A policy allowing prescribers to write prior authorization criteria directly on the prescription led to decreased gaps in therapy without diminishing drug cost savings.
: To determine if the instant approval (IA) process differs from the traditional prior authorization (PA) process in preferred drug channeling, resultant gaps in therapy, and provider dissatisfaction.
: An interrupted time series analysis using pharmacy claims and a retrospective cohort study.
: The study assessed changes in preferred drug use and subsequent cost reductions. A retrospective cohort study determined if the IA process produced fewer gaps in therapy than the PA process. Provider acceptance of the IA process was assessed using a brief survey of 240 randomly selected primary care practices.
: Market share for preferred proton pump inhibitors quadrupled from a range of 17.6% to 19.3% at baseline to 76% in the first month after implementation of the new IA policy. Most practices (81.1%) reported reduced administrative burden with the IA process. The median gaps between medication fills for patients using IA were approximately one-half those of patients using PA (P <.001) and were one-fourth in a subset of highly adherent, regularly filling patients (P <.001).
: Instant approval may be more patient friendly and prescriber friendly than PA as assessed by a proxy measure for access (gap in therapy) and physician-reported acceptance. Despite its ease of use, IA does not seem to reduce switching to preferred drugs.
(Am J Manag Care. 2009;15(12):e115-e122)
Instant approval may be a more patient-friendly and prescriber-friendly process than traditional prior authorization as assessed by a proxy measure for access (gap in therapy) and physician-reported acceptance. Despite its ease of use, instant approval does not seem to reduce switching to preferred drugs.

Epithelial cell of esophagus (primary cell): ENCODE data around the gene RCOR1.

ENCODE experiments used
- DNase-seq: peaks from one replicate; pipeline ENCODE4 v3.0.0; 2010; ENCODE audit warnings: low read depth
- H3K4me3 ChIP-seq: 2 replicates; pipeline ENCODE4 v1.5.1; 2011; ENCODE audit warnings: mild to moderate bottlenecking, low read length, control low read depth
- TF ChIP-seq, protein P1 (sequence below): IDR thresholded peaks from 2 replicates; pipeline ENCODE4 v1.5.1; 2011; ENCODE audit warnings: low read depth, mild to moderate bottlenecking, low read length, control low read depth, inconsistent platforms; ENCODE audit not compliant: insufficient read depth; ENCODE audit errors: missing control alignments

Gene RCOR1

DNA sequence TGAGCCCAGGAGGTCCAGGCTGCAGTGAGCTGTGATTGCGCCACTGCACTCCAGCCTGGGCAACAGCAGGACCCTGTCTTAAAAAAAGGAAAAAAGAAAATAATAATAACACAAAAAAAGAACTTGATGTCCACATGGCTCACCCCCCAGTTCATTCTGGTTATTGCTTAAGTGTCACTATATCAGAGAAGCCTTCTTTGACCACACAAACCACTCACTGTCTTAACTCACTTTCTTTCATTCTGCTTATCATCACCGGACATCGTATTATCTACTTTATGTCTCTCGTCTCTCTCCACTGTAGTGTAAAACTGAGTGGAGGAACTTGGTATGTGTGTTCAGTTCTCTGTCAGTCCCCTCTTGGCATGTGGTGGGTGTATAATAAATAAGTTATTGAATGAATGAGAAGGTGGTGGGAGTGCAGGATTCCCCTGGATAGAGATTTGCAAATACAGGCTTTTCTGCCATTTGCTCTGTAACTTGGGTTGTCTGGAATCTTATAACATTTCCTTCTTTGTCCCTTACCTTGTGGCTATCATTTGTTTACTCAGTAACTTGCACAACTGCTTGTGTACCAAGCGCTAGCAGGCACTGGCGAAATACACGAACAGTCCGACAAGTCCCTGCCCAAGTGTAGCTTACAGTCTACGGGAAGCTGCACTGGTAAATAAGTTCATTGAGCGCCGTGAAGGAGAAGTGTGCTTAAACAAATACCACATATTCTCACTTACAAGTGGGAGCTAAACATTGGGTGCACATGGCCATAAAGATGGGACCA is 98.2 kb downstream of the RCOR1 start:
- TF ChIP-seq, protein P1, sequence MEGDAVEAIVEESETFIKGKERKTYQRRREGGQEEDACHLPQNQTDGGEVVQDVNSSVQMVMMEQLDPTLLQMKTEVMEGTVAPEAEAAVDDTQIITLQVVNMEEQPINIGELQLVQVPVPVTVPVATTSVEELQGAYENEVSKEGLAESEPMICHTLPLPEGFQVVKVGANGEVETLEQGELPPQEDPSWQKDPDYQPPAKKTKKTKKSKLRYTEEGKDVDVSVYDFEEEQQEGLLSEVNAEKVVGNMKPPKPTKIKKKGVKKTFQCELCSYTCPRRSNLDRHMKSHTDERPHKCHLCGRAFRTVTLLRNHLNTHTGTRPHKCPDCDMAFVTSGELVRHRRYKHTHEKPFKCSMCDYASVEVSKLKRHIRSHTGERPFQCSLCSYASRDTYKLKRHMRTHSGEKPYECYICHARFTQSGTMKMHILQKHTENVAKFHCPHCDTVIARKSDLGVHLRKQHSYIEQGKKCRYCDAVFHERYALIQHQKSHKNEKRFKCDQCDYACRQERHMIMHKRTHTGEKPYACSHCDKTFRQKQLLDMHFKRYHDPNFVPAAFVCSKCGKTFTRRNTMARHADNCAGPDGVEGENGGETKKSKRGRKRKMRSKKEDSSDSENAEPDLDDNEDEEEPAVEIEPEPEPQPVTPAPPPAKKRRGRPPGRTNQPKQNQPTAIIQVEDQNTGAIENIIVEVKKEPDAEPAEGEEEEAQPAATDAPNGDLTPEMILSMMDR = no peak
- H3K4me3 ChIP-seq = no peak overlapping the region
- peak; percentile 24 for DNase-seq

Prior authorization (PA) is a widely adopted method of drug utilization management that requires submission of qualifying clinical or drug utilization criteria for review by a third party before acceptance of a prescription drug claim.1 Prior authorization programs have successfully contained drug costs over the past few decades, yet reports of unintended consequences have called into question their overall value.2-4 As implemented, PA often requires multiple telephone calls and facsimiles between pharmacy, practice, and a third-party administrator to gain resolution. In addition to causing clinician dissatisfaction,5,6 the process often results in patient attrition from therapy,7 delays in access to therapy,8 and, in some instances, negative patient outcomes.8-11